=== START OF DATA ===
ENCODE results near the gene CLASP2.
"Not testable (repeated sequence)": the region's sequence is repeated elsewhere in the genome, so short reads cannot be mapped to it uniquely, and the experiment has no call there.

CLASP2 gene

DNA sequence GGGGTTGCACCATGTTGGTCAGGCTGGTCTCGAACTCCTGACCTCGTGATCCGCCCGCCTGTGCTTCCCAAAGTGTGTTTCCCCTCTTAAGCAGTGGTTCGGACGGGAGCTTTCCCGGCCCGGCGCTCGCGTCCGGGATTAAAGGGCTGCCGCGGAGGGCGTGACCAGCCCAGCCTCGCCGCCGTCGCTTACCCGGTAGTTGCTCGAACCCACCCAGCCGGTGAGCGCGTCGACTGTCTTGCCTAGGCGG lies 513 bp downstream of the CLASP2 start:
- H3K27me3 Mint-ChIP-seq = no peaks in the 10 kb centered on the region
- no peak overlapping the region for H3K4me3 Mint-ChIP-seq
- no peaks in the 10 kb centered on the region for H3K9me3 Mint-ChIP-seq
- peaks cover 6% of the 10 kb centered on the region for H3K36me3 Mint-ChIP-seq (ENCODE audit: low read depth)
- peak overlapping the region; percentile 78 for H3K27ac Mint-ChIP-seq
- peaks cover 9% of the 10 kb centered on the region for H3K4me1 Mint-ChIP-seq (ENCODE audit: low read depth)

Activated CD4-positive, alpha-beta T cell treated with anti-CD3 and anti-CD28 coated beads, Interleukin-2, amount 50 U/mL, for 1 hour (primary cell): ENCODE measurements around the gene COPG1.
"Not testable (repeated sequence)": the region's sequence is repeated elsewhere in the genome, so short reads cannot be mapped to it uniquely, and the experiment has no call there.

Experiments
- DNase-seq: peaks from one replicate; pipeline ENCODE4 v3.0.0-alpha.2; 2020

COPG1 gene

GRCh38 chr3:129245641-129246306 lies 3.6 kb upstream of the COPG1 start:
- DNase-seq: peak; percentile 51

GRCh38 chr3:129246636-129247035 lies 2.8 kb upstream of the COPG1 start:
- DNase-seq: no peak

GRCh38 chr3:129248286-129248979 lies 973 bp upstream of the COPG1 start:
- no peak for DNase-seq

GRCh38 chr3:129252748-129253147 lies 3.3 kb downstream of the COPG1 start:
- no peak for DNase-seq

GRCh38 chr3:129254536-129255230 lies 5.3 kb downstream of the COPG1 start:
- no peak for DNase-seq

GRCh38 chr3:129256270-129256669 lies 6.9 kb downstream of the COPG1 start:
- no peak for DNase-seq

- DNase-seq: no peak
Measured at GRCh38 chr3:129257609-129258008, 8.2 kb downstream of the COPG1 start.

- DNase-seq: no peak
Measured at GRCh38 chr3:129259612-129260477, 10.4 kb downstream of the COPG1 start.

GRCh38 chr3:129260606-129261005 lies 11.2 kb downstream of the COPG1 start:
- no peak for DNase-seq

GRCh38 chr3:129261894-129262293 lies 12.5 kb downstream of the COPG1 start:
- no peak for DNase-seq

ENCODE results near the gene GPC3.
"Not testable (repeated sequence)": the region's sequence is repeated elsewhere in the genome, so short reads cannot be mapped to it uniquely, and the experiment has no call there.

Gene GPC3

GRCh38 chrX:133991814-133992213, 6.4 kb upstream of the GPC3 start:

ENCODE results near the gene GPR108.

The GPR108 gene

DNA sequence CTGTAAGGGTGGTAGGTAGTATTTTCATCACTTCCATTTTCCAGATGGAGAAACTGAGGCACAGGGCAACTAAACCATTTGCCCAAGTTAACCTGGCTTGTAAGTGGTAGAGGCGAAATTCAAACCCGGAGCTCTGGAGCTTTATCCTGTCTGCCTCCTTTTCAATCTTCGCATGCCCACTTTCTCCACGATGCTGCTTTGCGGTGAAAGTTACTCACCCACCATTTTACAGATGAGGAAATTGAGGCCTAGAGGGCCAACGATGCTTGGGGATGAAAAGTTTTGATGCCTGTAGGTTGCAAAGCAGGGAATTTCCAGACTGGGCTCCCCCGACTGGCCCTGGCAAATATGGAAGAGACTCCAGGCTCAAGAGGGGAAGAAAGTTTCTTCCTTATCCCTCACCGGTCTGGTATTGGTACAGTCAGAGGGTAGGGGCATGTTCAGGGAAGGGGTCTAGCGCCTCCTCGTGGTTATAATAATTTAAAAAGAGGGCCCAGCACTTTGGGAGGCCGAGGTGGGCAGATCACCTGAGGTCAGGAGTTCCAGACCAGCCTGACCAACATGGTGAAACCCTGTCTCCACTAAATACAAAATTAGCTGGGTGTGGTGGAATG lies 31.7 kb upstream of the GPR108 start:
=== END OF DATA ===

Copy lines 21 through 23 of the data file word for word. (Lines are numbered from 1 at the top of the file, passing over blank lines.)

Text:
- no peak for DNase-seq

GRCh38 chr3:129252748-129253147 lies 3.3 kb downstream of the COPG1 start:
- no peak for DNase-seq